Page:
It’s called a lot of things, from lobbying to schmoozing. Whatever the name, it’s not the kind of thing local government should be spending money on.
The Traverse City Area Chamber of Commerce probably had something a bit more concrete than jawboning in mind when it offered to assist Traverse City Light & Power further its relationships with the city owned utility’s key commercial customers.
But even the chamber had a hard time explaining exactly what services it would perform under a proposed $35,000 contract with the city owned electric utility. Wisely, chamber officials pulled the plug on the whole idea
A number of Light & Power board members pushed Doug Luciani, chamber president and CEO, and L&P executive director Tim Arends to better define the services chamber officials would provide under the proposed contract and how board members could measure the results.
Arends said there weren’t yet answers to all the questions because not all of the program had been developed yet.
“Some of the things the board was asking for we really weren’t able to answer their questions,” Arends said. “We couldn’t really say what the program was going to be because we were going to be developing it over the first year.”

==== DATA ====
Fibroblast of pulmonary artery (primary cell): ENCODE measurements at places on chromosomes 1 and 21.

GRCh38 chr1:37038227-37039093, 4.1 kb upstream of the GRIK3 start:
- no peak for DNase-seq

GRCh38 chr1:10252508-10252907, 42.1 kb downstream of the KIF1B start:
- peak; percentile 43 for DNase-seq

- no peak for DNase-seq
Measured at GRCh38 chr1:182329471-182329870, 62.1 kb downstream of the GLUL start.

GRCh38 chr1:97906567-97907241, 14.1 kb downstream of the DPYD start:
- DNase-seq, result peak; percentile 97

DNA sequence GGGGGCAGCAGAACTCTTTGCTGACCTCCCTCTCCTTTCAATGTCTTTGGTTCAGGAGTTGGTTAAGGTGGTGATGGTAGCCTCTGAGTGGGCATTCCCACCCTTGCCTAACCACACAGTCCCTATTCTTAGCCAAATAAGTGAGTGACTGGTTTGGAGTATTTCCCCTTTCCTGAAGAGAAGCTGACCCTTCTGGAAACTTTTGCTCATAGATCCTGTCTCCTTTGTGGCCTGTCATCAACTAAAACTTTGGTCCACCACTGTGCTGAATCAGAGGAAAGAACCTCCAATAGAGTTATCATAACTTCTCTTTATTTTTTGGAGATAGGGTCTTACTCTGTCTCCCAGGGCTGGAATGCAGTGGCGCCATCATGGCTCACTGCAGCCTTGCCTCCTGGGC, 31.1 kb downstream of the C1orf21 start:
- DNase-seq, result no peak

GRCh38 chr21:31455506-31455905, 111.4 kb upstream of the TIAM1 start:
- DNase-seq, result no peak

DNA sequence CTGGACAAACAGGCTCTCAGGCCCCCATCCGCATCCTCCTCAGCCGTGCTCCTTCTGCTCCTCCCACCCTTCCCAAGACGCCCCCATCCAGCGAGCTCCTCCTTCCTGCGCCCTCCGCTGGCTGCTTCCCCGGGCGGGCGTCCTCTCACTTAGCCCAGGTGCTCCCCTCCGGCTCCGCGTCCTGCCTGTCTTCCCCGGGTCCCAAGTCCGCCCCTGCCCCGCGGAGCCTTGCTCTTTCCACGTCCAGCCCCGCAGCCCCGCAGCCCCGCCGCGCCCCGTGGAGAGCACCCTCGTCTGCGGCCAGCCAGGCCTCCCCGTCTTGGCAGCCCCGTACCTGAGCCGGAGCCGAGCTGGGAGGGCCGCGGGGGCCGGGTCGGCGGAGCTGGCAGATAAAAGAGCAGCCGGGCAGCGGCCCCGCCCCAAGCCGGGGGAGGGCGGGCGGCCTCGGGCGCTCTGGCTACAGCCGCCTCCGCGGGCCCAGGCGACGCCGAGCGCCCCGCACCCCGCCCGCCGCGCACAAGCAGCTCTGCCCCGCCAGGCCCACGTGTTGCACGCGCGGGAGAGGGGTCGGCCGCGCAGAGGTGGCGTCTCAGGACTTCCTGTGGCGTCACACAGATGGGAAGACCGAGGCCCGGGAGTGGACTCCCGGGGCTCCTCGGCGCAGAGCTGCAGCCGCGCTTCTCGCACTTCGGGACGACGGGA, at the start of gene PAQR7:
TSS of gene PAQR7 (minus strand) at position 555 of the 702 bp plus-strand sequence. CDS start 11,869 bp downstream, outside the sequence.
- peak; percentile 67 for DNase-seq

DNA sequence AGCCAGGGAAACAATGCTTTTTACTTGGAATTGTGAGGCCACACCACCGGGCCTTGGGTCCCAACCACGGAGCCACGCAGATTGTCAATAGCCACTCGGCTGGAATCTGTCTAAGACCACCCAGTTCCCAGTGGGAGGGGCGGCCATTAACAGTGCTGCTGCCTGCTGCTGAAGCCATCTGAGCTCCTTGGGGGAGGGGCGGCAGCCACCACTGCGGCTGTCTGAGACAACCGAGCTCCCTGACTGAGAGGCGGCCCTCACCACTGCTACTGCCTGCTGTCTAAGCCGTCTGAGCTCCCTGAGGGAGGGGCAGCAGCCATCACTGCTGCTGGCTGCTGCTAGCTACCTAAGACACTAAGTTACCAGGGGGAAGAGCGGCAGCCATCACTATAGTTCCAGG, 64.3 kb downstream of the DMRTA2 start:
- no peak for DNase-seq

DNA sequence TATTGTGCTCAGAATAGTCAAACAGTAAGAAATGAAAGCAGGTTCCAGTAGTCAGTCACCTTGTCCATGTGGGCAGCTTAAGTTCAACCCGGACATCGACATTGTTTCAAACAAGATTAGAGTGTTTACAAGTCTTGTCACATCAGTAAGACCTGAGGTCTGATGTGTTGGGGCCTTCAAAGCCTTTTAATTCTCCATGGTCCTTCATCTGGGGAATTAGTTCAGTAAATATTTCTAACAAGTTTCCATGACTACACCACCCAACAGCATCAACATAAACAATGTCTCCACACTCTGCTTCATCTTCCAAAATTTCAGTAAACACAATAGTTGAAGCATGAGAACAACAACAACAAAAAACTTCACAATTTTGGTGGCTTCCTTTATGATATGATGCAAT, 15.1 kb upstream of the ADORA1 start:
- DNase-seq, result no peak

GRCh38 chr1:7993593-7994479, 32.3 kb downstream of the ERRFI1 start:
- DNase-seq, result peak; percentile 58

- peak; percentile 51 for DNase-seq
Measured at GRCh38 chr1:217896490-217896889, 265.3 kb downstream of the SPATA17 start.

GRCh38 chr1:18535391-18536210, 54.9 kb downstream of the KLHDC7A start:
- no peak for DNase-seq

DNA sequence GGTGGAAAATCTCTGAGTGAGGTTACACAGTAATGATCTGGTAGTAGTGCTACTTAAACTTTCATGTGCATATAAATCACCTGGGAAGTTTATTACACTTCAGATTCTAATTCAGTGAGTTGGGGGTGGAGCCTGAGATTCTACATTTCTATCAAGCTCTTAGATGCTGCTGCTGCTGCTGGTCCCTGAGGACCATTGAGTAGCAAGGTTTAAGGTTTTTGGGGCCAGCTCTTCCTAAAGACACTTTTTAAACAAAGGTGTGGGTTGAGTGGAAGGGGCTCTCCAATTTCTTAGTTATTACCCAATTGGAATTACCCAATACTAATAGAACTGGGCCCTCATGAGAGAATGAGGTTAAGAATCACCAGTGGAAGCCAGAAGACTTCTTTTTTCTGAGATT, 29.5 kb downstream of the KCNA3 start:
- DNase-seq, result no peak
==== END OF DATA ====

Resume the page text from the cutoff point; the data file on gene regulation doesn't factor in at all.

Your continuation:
That wasn’t good enough for L&P Board Chairman Pat McGuire and others. “It seems a little bit squishy,” he said.
The original chamber proposal involved chamber staff arranging a series of eight targeted meetings with key L&P commercial customers, providing regular written outreach efforts, and hosting one larger social and educational event.
The contract would also have upgraded L&P to a premier chamber membership and provided free tickets to events such as the chamber’s annual dinner, golf outing, and other social and educational activities the utility could then dole out to its key customers.
Those kinds of activities — free meals, free tickets, and access — are the meat and potatoes of lobbying efforts around the globe. Usually, the targets are elected officials, but plenty of business leaders rely on informal social situations to make face-to-face connections.
The idea of L&P meeting with its big customers from time to time makes perfect sense. And so does providing regular written outreach efforts and maybe even buying lunch for an occasional meeting — if there’s something to say.
But offering tickets to the chamber’s annual dinner or paying for a golf outing or other social and educational activities is too much. Light & Power is selling electricity and it can be presumed its big customers care more about what they’re paying and the service they’re getting than a round of golf.